Cover

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Title Page, Copyright

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pp. i-iv

Contents

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pp. v-vi

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Foreword

Richard Blundell

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pp. vii-viii

Forward-looking behavior is at the heart of economics. Choices over savings, occupations, earnings, investments, etc., all require forward planning under uncertainty. Just how individuals and firms go about doing...

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Preface

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pp. ix-xiii

When Richard Blundell asked me to give the Gorman Lectures, I instantly accepted, but it raised the question of whether there was any common theme in my current research. In addition to my career-long struggle...

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1 Basic Analysis of Forward-Looking Decision Making

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pp. 1-9

Individuals and families make the key decisions that determine the future of the economy. The decisions involve balancing current sacrifice against future benefits. People decide how much to invest in health care, exercise, and good diet,...

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2 Research on Properties of Preferences

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pp. 10-22

The studies in this book use information about preferences from research on individual behavior. Consider the standard intertemporal consumption–hours problem without unemployment,...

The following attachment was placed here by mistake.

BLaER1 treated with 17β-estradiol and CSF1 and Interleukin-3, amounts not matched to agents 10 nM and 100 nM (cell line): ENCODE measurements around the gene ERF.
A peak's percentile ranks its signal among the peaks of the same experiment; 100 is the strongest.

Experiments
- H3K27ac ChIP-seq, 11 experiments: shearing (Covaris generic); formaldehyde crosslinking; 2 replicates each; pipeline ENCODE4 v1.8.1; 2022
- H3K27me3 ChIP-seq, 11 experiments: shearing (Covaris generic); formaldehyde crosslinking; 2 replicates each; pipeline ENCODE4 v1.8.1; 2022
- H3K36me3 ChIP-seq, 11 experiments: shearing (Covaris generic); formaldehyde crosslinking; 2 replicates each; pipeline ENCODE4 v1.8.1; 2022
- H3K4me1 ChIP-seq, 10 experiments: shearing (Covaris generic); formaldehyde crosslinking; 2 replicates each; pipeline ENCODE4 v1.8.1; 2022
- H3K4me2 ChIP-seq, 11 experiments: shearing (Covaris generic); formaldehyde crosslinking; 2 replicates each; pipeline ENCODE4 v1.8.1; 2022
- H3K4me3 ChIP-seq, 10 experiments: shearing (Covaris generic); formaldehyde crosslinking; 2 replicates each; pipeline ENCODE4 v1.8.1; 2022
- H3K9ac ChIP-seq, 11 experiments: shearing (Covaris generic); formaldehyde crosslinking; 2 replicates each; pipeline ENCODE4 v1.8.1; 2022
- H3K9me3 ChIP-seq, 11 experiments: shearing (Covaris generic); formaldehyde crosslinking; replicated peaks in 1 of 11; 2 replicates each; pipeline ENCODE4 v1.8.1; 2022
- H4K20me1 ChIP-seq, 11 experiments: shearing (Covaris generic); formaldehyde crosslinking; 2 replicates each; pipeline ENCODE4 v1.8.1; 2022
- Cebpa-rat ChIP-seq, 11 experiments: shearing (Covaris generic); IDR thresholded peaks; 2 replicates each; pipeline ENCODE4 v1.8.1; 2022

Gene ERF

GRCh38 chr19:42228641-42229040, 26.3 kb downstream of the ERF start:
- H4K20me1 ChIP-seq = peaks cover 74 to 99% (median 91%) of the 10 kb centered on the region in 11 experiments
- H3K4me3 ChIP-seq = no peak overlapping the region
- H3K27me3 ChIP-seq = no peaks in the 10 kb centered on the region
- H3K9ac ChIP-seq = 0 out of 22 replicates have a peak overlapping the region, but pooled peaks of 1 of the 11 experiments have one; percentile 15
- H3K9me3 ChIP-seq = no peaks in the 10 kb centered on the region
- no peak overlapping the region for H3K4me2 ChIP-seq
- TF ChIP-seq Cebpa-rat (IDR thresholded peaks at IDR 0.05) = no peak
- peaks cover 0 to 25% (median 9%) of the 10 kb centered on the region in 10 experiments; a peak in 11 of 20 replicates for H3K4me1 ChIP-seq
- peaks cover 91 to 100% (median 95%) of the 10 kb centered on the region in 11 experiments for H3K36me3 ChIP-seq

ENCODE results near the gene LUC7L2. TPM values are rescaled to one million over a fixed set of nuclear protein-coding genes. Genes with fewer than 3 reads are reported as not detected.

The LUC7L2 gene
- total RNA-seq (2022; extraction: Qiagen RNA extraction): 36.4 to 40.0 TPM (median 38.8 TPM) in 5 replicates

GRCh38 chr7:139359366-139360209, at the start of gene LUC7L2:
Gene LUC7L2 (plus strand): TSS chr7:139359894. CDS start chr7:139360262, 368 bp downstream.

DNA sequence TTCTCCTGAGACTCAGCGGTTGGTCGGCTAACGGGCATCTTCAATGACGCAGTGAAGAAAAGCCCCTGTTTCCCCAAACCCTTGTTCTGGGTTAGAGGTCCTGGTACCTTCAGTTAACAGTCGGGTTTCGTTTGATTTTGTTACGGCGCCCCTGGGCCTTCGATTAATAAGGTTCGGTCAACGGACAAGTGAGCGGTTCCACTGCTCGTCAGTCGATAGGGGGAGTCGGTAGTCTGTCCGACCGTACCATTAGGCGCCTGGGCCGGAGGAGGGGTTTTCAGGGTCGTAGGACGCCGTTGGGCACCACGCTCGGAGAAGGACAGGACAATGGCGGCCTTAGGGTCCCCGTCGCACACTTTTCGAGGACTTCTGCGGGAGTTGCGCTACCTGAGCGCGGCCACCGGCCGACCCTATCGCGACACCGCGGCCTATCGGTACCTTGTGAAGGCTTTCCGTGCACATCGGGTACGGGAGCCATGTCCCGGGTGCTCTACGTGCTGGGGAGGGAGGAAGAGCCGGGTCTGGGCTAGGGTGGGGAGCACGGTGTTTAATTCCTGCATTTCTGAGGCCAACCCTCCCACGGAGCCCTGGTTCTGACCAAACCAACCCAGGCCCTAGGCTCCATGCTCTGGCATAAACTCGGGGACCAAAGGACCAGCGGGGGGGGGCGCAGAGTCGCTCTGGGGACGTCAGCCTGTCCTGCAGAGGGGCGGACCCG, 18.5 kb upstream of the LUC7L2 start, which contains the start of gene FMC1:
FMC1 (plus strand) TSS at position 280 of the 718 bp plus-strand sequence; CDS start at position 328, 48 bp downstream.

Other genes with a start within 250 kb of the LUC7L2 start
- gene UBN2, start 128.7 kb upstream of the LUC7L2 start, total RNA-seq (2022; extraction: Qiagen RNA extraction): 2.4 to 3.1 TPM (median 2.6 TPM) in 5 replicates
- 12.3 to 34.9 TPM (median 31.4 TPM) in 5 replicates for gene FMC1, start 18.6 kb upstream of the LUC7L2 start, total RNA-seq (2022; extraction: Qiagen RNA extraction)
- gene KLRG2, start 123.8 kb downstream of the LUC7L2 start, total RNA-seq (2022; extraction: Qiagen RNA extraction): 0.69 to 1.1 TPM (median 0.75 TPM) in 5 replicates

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3 Health

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pp. 23-41

In the American health system, families make some of the important decisions about health spending. They do so directly by some choices about when to seek care, and more indirectly as voices at their employers, who make choices about...

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4 Insurance

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pp. 42-49

The study of insurance fits naturally into a dynamic program. The family’s value function is almost always concave in wealth, so the family will want to trade a small payment made with certainty—the insurance premium—to avoid...

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5 Employment

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pp. 50-69

Dynamic choices of families are central to aggregate movements of key variables: hours of work, the employment rate, and consumption. This chapter asks how far the received principles of family choice can take the economist in understanding...

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6 Idiosyncratic Risk

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pp. 70-86

Like chapter 3, this chapter considers the burden on the individual or family from lack of insurance. In chapter 3, people did not buy insurance even though it was available—and even subsidized, in the case of women. In this chapter...

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7 Financial Stability with Government-Guaranteed Debt

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pp. 87-118

In modern economies, the government guarantees the debt of many borrowers. In a few cases, the promise is explicit; in others it is implicit but known to be likely; and in others, the guarantee occurs because the alternative is immediate collapse...

References

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pp. 119-122

Index

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pp. 123-126